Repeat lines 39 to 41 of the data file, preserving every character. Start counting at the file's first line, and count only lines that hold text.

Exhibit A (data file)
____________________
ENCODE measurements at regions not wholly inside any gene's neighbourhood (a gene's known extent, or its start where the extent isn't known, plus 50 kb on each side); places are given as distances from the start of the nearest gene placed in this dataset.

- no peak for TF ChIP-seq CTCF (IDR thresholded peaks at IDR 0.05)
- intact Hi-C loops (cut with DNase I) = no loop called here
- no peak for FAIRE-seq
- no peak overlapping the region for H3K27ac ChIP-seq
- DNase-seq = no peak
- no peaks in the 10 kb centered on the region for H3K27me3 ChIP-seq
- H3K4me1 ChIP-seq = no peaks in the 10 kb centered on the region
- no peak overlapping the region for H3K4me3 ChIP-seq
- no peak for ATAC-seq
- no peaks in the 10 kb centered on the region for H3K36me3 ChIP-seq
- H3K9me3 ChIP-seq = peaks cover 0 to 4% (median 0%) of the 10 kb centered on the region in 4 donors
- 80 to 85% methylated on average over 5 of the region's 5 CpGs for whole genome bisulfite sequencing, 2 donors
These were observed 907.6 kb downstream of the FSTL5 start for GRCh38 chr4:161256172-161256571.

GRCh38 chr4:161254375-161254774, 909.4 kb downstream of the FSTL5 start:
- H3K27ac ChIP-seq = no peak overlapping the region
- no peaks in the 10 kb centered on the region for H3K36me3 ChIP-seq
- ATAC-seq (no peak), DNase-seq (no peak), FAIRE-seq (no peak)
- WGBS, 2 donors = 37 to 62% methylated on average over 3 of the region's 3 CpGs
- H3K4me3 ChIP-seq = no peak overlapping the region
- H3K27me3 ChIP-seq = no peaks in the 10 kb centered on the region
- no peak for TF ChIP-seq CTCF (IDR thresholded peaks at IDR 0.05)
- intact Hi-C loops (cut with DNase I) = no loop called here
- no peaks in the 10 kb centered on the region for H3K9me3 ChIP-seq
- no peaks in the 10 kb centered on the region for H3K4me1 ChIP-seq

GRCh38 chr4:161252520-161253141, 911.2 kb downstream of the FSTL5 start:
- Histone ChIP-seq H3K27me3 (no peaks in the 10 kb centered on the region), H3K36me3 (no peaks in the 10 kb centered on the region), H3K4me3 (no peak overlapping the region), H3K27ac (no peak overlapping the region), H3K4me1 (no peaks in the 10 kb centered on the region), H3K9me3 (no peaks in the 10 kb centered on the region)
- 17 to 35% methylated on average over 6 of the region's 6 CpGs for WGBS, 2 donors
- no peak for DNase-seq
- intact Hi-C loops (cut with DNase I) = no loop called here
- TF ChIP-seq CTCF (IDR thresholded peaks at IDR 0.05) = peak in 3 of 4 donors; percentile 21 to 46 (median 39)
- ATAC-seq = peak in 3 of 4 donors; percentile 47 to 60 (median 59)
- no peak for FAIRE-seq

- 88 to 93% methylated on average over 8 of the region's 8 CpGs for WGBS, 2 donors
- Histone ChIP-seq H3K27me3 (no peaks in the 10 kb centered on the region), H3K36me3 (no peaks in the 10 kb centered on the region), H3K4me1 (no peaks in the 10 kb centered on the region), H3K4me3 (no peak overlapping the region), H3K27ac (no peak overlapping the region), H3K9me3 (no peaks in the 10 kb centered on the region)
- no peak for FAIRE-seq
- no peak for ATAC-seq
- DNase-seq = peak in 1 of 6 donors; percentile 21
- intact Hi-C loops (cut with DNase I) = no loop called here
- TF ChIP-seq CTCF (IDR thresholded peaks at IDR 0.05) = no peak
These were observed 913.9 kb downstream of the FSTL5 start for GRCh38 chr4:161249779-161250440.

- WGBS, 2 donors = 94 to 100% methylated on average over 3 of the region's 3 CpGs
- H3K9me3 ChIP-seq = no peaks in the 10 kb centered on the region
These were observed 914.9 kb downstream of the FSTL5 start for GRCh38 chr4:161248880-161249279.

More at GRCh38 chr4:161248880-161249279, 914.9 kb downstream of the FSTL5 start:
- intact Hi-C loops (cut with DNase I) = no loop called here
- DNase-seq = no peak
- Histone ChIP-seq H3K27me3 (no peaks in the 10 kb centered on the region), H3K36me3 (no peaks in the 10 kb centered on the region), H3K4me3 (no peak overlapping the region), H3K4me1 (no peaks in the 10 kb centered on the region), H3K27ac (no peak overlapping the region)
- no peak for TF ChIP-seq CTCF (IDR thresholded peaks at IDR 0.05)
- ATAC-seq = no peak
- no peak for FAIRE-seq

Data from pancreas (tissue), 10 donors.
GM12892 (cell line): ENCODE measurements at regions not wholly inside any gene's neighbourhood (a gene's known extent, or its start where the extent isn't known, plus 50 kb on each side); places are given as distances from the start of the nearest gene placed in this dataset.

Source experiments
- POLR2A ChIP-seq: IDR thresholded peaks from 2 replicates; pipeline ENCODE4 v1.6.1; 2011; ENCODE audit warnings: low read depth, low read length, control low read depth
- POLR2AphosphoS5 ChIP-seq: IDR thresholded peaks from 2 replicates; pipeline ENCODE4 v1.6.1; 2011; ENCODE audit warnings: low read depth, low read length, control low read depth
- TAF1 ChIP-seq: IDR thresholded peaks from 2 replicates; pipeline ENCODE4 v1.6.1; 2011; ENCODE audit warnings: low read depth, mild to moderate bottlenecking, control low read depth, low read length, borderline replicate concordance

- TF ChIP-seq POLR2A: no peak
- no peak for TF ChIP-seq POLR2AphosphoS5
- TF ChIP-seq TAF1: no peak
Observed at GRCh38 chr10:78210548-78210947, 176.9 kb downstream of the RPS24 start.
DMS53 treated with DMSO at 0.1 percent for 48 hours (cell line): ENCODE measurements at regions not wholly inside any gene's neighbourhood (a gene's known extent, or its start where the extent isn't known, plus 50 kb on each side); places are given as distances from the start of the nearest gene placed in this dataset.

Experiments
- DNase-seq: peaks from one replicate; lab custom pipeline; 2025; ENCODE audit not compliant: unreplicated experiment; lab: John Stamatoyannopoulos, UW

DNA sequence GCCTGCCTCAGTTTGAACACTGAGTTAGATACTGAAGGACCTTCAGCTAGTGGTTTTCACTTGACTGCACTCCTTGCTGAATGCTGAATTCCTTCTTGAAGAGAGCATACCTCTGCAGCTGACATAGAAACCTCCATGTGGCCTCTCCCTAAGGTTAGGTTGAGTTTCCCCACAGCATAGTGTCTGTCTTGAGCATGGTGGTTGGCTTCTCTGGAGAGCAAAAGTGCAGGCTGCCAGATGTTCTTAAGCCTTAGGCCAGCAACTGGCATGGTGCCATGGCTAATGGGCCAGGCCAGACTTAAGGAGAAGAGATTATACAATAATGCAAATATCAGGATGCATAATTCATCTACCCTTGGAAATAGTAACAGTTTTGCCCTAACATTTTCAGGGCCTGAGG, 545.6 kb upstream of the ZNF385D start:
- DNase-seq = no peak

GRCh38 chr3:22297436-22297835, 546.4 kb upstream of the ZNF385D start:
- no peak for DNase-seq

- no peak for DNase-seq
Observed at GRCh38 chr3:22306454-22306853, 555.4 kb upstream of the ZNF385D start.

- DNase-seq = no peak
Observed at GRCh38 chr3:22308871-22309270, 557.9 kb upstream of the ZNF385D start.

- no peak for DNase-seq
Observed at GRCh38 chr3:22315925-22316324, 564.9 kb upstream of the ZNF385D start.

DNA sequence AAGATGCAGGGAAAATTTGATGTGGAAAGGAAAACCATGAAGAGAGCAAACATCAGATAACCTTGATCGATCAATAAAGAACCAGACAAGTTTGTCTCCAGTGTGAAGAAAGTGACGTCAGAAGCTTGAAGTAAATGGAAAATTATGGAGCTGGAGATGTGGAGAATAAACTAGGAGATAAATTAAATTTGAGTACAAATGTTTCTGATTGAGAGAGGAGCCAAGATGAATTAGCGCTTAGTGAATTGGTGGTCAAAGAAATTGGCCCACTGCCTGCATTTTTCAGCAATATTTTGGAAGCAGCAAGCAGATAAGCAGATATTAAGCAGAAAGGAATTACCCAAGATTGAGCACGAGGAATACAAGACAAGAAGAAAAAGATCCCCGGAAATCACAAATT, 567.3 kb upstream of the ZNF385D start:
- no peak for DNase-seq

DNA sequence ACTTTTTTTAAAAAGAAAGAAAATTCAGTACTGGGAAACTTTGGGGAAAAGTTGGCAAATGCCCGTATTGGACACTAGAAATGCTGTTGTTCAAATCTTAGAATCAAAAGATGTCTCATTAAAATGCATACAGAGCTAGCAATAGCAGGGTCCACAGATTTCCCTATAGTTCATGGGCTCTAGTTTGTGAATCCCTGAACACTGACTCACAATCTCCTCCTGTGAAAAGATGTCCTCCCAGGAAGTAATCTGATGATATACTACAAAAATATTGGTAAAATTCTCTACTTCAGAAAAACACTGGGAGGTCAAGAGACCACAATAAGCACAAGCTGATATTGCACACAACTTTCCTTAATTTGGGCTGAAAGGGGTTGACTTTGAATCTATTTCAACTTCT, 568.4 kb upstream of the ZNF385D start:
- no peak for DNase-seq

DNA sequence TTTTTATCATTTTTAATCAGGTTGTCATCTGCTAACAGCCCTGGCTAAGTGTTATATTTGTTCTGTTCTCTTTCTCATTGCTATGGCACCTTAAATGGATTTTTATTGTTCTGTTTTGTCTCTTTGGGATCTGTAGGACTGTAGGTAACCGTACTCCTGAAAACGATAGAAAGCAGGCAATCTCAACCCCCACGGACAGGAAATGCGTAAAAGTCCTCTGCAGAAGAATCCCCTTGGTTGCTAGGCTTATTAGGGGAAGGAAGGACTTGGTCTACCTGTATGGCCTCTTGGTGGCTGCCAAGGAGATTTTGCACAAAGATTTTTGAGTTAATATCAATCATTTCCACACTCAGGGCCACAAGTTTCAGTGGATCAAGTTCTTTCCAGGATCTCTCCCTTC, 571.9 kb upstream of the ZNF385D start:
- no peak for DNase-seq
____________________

- intact Hi-C loops (cut with DNase I) = no loop called here
- TF ChIP-seq CTCF (IDR thresholded peaks at IDR 0.05) = no peak
These were observed 913.9 kb downstream of the FSTL5 start for GRCh38 chr4:161249779-161250440.